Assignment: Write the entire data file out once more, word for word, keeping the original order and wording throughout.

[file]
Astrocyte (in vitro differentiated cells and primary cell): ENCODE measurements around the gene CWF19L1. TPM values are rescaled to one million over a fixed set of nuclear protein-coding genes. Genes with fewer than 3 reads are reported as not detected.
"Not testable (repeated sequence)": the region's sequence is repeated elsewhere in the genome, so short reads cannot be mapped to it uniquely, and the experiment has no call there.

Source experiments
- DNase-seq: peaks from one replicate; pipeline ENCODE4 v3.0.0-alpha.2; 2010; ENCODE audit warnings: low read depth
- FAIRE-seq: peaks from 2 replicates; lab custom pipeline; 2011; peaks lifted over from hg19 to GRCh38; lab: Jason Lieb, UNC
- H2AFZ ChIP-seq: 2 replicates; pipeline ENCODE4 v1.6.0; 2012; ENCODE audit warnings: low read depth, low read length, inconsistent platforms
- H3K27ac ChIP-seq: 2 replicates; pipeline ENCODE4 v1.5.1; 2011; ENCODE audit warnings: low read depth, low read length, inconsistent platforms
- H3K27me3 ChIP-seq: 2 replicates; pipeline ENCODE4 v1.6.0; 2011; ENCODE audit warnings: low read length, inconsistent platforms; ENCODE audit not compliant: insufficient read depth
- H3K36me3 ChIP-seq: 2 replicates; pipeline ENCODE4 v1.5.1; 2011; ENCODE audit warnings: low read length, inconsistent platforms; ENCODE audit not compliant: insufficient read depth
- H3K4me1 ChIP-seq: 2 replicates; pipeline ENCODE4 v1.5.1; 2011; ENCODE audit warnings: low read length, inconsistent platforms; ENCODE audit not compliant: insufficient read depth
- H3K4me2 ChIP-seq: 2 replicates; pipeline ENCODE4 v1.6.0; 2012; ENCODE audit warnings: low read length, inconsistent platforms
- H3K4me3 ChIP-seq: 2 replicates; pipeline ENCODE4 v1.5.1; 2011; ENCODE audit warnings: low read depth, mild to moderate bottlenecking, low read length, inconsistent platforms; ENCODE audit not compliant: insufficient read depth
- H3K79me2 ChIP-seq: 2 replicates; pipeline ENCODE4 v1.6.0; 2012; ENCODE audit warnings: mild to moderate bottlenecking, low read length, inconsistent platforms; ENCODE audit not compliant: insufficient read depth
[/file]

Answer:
Astrocyte (in vitro differentiated cells and primary cell): ENCODE measurements around the gene CWF19L1. TPM values are rescaled to one million over a fixed set of nuclear protein-coding genes. Genes with fewer than 3 reads are reported as not detected.
"Not testable (repeated sequence)": the region's sequence is repeated elsewhere in the genome, so short reads cannot be mapped to it uniquely, and the experiment has no call there.

Source experiments
- DNase-seq: peaks from one replicate; pipeline ENCODE4 v3.0.0-alpha.2; 2010; ENCODE audit warnings: low read depth
- FAIRE-seq: peaks from 2 replicates; lab custom pipeline; 2011; peaks lifted over from hg19 to GRCh38; lab: Jason Lieb, UNC
- H2AFZ ChIP-seq: 2 replicates; pipeline ENCODE4 v1.6.0; 2012; ENCODE audit warnings: low read depth, low read length, inconsistent platforms
- H3K27ac ChIP-seq: 2 replicates; pipeline ENCODE4 v1.5.1; 2011; ENCODE audit warnings: low read depth, low read length, inconsistent platforms
- H3K27me3 ChIP-seq: 2 replicates; pipeline ENCODE4 v1.6.0; 2011; ENCODE audit warnings: low read length, inconsistent platforms; ENCODE audit not compliant: insufficient read depth
- H3K36me3 ChIP-seq: 2 replicates; pipeline ENCODE4 v1.5.1; 2011; ENCODE audit warnings: low read length, inconsistent platforms; ENCODE audit not compliant: insufficient read depth
- H3K4me1 ChIP-seq: 2 replicates; pipeline ENCODE4 v1.5.1; 2011; ENCODE audit warnings: low read length, inconsistent platforms; ENCODE audit not compliant: insufficient read depth
- H3K4me2 ChIP-seq: 2 replicates; pipeline ENCODE4 v1.6.0; 2012; ENCODE audit warnings: low read length, inconsistent platforms
- H3K4me3 ChIP-seq: 2 replicates; pipeline ENCODE4 v1.5.1; 2011; ENCODE audit warnings: low read depth, mild to moderate bottlenecking, low read length, inconsistent platforms; ENCODE audit not compliant: insufficient read depth
- H3K79me2 ChIP-seq: 2 replicates; pipeline ENCODE4 v1.6.0; 2012; ENCODE audit warnings: mild to moderate bottlenecking, low read length, inconsistent platforms; ENCODE audit not compliant: insufficient read depth